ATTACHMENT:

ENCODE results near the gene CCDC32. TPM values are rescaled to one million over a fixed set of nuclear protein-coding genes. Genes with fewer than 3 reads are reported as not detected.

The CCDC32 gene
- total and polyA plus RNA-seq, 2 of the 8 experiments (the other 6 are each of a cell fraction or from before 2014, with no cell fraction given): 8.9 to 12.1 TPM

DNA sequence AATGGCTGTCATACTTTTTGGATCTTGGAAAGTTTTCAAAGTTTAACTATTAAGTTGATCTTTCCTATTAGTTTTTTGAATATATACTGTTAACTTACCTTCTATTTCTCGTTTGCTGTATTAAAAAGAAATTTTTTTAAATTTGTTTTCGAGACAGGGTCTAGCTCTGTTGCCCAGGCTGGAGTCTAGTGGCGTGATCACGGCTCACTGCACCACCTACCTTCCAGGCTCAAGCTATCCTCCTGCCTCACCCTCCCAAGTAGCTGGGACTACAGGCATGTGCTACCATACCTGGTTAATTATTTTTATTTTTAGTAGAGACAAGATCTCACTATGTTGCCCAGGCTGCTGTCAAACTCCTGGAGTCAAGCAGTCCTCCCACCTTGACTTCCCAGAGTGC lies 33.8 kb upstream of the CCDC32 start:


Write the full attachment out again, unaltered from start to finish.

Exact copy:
ENCODE results near the gene CCDC32. TPM values are rescaled to one million over a fixed set of nuclear protein-coding genes. Genes with fewer than 3 reads are reported as not detected.

The CCDC32 gene
- total and polyA plus RNA-seq, 2 of the 8 experiments (the other 6 are each of a cell fraction or from before 2014, with no cell fraction given): 8.9 to 12.1 TPM

DNA sequence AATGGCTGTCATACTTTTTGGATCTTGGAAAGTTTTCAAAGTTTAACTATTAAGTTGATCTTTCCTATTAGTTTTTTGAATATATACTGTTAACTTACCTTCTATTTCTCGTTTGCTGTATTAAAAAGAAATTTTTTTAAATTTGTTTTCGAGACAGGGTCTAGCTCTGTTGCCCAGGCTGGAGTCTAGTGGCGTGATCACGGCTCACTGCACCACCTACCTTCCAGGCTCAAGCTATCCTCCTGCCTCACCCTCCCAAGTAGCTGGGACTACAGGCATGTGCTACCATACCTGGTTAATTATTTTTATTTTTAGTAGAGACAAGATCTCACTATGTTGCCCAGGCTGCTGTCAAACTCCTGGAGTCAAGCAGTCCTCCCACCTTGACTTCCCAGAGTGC lies 33.8 kb upstream of the CCDC32 start: